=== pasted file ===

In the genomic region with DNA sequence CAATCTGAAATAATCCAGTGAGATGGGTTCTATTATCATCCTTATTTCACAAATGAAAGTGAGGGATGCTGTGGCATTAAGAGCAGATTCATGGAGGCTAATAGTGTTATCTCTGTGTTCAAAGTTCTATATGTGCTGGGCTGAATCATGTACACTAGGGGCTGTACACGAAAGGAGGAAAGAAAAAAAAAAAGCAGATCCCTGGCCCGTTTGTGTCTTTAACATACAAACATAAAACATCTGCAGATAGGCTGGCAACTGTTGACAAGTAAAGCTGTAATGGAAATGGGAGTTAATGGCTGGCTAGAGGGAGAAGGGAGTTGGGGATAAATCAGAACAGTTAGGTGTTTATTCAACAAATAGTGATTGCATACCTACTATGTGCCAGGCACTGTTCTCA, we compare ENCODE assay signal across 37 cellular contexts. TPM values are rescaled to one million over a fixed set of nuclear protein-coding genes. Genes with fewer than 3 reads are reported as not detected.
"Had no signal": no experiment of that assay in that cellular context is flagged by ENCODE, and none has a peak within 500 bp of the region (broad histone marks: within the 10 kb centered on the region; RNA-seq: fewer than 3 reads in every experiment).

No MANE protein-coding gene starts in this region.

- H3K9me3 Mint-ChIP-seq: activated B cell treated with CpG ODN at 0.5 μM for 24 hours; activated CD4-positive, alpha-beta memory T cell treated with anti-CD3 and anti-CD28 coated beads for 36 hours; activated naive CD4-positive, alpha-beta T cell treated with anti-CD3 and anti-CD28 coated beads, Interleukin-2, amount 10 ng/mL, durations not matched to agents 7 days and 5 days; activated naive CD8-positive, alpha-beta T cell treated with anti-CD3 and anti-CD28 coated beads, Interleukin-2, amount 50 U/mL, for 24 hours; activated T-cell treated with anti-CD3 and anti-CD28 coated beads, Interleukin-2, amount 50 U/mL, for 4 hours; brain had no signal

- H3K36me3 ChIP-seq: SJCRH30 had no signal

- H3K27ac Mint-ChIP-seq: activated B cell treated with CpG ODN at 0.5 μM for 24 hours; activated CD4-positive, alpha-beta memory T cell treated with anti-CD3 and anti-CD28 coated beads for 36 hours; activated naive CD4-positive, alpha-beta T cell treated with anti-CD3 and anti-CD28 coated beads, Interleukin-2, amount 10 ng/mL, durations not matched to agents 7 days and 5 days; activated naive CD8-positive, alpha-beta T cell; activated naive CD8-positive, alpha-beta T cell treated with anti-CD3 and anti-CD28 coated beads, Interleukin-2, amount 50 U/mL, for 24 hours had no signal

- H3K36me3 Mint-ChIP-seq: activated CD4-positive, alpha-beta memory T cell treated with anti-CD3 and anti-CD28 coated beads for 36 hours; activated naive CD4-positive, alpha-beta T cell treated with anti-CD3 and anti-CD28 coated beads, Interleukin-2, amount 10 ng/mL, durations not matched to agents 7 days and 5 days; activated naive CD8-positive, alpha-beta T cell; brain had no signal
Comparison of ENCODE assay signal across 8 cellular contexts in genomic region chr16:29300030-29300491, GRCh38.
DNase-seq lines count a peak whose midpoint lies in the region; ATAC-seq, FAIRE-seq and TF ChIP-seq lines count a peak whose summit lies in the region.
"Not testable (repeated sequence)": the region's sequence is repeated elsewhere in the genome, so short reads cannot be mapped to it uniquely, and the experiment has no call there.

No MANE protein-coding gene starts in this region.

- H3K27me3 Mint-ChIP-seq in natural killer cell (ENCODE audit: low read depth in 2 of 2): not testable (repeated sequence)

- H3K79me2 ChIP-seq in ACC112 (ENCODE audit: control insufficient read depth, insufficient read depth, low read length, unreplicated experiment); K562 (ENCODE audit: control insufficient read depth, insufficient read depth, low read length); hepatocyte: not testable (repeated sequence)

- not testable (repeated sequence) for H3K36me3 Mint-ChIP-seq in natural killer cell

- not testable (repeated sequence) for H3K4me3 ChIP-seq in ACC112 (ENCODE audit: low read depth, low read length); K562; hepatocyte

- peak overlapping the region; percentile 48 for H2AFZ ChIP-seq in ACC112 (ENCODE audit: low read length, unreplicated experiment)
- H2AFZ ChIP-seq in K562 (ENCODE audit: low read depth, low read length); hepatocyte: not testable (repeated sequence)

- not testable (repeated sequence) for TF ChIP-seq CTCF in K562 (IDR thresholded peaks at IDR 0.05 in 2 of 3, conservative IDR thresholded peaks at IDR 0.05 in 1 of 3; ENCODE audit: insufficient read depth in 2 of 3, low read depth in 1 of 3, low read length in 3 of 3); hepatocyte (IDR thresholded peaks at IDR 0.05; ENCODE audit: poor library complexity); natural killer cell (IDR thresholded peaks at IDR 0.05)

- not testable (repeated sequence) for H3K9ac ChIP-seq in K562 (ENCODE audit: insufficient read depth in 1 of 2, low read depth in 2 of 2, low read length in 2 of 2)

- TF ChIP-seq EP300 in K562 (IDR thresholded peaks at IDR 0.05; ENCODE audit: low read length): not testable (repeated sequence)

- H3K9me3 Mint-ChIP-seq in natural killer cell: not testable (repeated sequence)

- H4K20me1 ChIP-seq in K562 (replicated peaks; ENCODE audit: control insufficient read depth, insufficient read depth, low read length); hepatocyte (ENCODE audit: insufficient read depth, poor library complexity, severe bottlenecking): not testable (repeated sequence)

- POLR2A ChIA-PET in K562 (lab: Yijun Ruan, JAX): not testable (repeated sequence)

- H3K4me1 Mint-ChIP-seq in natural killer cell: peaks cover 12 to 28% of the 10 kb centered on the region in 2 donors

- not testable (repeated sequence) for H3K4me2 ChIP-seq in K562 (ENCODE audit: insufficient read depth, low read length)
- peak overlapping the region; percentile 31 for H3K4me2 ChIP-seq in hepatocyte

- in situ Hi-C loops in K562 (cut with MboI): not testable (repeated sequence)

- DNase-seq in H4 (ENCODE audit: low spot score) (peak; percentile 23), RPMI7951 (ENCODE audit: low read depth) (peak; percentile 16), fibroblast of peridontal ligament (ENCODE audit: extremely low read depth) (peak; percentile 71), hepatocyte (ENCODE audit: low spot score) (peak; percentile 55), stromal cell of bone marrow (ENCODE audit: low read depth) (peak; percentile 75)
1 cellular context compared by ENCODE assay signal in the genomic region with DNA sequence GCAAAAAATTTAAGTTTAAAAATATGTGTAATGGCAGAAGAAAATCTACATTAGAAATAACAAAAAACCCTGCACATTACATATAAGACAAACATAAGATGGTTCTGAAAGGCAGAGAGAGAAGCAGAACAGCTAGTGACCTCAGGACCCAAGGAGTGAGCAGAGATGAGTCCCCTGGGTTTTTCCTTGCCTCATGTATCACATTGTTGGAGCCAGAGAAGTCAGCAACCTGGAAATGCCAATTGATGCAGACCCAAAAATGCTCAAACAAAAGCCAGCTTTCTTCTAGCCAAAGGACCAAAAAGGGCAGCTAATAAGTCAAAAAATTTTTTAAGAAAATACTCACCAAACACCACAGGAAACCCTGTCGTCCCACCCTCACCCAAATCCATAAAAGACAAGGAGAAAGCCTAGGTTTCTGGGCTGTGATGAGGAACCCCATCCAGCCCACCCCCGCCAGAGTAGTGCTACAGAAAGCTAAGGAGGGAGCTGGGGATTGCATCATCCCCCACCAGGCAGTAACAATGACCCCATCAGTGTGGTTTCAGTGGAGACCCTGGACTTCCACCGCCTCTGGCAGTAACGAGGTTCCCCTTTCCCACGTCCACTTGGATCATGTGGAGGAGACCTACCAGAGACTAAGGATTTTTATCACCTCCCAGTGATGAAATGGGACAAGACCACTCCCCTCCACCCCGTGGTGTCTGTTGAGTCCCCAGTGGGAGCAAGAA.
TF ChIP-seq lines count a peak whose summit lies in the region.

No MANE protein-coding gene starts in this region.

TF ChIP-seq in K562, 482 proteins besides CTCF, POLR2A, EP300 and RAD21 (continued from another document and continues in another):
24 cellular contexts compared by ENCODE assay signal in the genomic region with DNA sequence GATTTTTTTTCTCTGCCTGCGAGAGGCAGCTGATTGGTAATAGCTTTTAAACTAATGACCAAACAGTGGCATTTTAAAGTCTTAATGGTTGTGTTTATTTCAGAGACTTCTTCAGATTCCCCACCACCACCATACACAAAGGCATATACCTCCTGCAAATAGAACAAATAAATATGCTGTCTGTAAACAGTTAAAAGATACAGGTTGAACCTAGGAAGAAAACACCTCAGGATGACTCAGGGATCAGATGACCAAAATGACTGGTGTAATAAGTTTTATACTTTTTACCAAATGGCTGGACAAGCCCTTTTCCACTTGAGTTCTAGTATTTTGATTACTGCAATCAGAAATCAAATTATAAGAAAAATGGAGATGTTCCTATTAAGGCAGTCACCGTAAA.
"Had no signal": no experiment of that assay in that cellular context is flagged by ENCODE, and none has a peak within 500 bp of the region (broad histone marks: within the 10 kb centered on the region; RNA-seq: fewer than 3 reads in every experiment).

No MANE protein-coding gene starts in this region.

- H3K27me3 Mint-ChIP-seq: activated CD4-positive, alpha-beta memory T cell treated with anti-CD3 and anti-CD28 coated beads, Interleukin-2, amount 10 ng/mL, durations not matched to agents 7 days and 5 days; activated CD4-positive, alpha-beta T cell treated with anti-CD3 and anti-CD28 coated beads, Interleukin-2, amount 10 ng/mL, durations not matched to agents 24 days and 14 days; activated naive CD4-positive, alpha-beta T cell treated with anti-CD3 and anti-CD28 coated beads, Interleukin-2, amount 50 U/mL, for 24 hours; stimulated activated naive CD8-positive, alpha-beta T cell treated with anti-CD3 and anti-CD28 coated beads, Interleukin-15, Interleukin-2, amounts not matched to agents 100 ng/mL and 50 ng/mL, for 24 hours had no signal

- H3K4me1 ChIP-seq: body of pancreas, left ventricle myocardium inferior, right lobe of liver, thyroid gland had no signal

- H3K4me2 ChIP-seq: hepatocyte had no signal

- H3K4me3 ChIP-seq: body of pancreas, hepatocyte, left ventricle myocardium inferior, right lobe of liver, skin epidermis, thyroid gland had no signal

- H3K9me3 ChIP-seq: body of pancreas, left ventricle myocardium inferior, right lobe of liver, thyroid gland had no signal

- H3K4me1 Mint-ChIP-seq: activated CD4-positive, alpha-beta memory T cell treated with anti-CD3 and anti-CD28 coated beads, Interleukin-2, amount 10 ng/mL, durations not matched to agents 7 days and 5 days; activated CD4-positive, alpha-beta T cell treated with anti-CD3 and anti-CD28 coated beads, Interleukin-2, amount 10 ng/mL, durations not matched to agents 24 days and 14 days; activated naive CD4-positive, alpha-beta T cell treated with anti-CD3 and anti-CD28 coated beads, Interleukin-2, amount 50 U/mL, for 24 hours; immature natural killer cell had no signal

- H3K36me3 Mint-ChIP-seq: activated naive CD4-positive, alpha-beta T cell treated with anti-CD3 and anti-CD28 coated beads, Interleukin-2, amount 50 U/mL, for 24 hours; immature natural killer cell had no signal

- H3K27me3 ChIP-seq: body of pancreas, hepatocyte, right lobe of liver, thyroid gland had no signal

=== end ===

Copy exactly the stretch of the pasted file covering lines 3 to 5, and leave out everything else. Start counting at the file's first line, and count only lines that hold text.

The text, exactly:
No MANE protein-coding gene starts in this region.

- H3K9me3 Mint-ChIP-seq: activated B cell treated with CpG ODN at 0.5 μM for 24 hours; activated CD4-positive, alpha-beta memory T cell treated with anti-CD3 and anti-CD28 coated beads for 36 hours; activated naive CD4-positive, alpha-beta T cell treated with anti-CD3 and anti-CD28 coated beads, Interleukin-2, amount 10 ng/mL, durations not matched to agents 7 days and 5 days; activated naive CD8-positive, alpha-beta T cell treated with anti-CD3 and anti-CD28 coated beads, Interleukin-2, amount 50 U/mL, for 24 hours; activated T-cell treated with anti-CD3 and anti-CD28 coated beads, Interleukin-2, amount 50 U/mL, for 4 hours; brain had no signal

- H3K36me3 ChIP-seq: SJCRH30 had no signal